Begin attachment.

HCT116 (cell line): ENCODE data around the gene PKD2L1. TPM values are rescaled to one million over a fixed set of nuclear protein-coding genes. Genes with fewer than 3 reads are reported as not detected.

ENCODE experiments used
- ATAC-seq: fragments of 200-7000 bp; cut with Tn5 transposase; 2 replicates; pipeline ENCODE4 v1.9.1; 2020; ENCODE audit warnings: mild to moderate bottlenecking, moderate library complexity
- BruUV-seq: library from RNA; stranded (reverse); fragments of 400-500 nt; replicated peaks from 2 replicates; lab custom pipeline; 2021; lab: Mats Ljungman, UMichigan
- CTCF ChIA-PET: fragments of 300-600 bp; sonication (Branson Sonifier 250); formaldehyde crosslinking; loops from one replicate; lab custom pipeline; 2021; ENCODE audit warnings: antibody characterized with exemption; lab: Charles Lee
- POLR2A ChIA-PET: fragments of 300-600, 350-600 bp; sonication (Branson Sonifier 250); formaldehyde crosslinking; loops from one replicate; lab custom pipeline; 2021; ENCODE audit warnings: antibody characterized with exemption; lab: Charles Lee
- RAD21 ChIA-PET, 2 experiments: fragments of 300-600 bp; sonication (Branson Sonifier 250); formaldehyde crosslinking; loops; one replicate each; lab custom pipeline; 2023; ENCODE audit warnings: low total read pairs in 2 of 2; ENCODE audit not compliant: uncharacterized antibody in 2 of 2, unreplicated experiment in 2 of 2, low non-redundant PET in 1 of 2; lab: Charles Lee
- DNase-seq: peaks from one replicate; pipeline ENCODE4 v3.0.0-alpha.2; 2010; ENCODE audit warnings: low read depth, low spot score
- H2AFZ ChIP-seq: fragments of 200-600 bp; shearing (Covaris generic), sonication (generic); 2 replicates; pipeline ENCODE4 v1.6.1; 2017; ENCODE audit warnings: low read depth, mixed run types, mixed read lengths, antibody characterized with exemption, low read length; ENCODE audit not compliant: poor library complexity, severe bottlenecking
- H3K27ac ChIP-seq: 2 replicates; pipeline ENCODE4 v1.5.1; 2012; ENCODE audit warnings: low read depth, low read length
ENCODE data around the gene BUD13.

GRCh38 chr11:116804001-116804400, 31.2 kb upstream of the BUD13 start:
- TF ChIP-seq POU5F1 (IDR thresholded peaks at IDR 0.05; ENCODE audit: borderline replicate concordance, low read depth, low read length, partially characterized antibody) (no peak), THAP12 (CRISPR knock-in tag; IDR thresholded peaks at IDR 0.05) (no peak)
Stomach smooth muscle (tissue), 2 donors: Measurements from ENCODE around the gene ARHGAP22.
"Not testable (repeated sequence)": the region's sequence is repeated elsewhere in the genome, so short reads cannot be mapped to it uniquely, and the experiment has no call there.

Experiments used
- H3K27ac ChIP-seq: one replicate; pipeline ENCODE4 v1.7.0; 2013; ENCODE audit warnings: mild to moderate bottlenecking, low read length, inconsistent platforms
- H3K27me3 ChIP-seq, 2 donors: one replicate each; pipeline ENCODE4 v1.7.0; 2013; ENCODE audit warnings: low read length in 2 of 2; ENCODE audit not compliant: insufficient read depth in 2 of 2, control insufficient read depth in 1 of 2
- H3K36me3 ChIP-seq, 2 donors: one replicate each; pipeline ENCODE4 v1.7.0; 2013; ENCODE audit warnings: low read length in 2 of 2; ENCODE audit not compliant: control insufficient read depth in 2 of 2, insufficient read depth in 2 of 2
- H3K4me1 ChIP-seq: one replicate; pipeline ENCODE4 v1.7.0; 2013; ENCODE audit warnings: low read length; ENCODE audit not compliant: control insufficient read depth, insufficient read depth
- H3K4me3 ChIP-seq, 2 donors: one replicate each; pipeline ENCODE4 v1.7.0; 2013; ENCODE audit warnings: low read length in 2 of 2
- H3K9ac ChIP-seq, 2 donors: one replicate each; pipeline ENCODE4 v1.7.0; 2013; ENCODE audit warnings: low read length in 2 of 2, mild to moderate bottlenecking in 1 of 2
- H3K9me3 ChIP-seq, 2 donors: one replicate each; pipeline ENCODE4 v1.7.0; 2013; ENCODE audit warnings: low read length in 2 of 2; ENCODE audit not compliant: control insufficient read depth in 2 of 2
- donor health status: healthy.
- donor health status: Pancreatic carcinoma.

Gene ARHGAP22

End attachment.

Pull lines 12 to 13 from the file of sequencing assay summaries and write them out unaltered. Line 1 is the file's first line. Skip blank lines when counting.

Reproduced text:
GRCh38 chr11:116804001-116804400, 31.2 kb upstream of the BUD13 start:
- TF ChIP-seq POU5F1 (IDR thresholded peaks at IDR 0.05; ENCODE audit: borderline replicate concordance, low read depth, low read length, partially characterized antibody) (no peak), THAP12 (CRISPR knock-in tag; IDR thresholded peaks at IDR 0.05) (no peak)